"Two Americans in a row would be too much," said Irwin Abrams, an expert on the prize and professor emeritus at Antioch University, Ohio.


Fucking racists. (among other things)

Elliot Temple | Permalink | Comment (1)
There are a number of words I don't use in the standard way. For example, I use 'theory' very broadly. In general, I hope my meaning will become clear from my writing in general. But I use a very precise definition for 'coerce', so I'll give that now. It's from the TCS Glossary. The entry gives:

The psychological state of enacting one idea or impulse while a conflicting impulse is still active in one's mind.

In general, when one has conflicting theories, one adopts some temporary theory to avoid coercion. For example, one might stop and think about it. Or do one thing, while keeping the ability to switch choices open. However, people have limited creativity and this sometimes fails. Also, certain external circumstances can facilitate failure. Like being shot. (Conflicting theories along the lines of "I don't want to die" and "I haven't got a choice, so the other theory is wrong".)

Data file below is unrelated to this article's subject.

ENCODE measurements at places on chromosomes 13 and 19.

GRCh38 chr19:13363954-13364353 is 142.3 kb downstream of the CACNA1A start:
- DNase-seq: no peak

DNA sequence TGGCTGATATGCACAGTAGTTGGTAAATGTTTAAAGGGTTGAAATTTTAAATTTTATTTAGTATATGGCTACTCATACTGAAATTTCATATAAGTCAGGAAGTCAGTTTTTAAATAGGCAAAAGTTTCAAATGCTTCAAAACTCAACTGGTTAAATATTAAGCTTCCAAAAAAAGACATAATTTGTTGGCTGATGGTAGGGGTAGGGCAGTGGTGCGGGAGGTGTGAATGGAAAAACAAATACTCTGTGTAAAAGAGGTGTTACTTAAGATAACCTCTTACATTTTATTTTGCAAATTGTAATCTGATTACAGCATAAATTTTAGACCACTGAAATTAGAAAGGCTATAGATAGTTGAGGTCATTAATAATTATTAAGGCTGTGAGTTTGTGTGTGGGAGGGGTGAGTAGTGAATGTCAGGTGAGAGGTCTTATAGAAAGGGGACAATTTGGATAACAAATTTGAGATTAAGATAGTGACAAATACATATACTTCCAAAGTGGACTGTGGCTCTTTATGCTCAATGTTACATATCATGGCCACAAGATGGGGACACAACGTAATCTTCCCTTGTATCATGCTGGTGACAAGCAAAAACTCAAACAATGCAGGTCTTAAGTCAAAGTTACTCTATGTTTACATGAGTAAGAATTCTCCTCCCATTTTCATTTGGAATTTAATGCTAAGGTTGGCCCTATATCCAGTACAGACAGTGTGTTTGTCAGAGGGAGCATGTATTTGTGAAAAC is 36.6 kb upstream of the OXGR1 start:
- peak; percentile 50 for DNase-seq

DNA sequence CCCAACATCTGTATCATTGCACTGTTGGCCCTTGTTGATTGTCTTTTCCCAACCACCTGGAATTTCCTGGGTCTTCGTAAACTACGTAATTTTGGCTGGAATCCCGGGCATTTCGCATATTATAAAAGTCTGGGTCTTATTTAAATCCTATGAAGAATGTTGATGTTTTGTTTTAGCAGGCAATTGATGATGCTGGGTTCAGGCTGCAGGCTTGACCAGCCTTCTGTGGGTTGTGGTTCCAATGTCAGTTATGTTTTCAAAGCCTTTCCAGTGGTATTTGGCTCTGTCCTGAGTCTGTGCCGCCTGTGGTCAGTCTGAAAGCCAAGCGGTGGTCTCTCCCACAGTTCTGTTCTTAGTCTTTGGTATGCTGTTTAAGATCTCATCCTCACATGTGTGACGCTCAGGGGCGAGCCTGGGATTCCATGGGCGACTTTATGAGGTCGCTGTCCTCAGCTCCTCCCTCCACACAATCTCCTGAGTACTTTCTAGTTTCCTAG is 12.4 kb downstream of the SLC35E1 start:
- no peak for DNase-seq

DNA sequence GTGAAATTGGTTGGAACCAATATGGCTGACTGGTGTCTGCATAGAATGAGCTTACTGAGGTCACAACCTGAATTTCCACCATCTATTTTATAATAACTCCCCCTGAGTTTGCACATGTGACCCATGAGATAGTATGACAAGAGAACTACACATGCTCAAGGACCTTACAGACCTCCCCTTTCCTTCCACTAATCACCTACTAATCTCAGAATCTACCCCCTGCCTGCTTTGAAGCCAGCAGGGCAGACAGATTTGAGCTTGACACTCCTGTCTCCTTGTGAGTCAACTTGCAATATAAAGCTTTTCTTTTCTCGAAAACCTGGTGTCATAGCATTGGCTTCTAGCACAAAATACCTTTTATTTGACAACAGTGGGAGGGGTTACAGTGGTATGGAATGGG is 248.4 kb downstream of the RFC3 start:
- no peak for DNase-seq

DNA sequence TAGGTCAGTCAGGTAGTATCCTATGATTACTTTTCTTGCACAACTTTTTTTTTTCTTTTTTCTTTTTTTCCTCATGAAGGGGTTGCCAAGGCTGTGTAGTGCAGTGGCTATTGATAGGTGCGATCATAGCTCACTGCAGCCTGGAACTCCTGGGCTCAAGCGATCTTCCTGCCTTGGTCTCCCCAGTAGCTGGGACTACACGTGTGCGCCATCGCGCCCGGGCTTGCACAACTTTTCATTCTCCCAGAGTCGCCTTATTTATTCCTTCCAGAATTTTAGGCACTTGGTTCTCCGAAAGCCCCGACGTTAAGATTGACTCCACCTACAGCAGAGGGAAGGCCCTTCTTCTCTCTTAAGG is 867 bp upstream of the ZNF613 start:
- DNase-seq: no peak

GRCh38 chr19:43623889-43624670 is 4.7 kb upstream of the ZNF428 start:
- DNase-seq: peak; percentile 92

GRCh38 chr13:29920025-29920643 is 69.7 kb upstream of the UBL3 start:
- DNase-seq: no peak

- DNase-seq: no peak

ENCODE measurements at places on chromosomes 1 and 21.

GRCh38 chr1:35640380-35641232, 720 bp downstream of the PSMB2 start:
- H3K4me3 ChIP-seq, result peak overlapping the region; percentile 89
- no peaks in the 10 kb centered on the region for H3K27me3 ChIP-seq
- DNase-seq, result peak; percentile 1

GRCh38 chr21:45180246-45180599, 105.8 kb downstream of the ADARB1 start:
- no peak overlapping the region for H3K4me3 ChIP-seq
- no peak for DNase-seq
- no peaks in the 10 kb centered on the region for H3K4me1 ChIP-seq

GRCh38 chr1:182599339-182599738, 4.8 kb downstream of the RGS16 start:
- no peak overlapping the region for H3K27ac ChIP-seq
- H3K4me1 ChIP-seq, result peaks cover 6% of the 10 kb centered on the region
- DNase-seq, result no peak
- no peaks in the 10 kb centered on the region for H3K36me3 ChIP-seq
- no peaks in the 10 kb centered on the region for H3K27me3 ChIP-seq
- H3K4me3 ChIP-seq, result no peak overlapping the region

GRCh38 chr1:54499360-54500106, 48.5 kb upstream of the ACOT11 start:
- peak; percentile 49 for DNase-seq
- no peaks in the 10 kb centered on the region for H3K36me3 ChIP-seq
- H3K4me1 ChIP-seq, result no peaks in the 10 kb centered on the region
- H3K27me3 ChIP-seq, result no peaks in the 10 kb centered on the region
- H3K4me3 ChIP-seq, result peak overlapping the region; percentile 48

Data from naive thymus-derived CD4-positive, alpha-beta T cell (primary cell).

Oh, and if you get robbed, you'll probably be coerced because you'll want to not be robbed, and also know that's pointless of you. However, if you get taxed, you probably won't be coerced, because it's easier to see taxes have some purpose and/or aren't worth the effort to fight, and thus reject the "I don't want to be taxed" theory causing the coercion.

Elliot Temple | Permalink | Comment (1)
Rachel Lucas wrote a poem for me :-)

A Poem for Elliot:

Faulkner wrote a book I like
About sadness and August and light
My favorite phrase
The question I raised
Elliot got it right

Elliot Temple | Permalink | Comments (0)
I want to respond to Perry de Havilland's Samizdata piece, found here. It's in italics with comments interspersed.